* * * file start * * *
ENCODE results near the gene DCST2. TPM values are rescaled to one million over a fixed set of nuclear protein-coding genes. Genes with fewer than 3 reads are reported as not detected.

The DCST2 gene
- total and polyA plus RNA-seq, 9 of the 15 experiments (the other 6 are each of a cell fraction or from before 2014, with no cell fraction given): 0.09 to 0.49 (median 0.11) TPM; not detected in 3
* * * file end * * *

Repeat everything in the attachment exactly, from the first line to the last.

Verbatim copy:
ENCODE results near the gene DCST2. TPM values are rescaled to one million over a fixed set of nuclear protein-coding genes. Genes with fewer than 3 reads are reported as not detected.

The DCST2 gene
- total and polyA plus RNA-seq, 9 of the 15 experiments (the other 6 are each of a cell fraction or from before 2014, with no cell fraction given): 0.09 to 0.49 (median 0.11) TPM; not detected in 3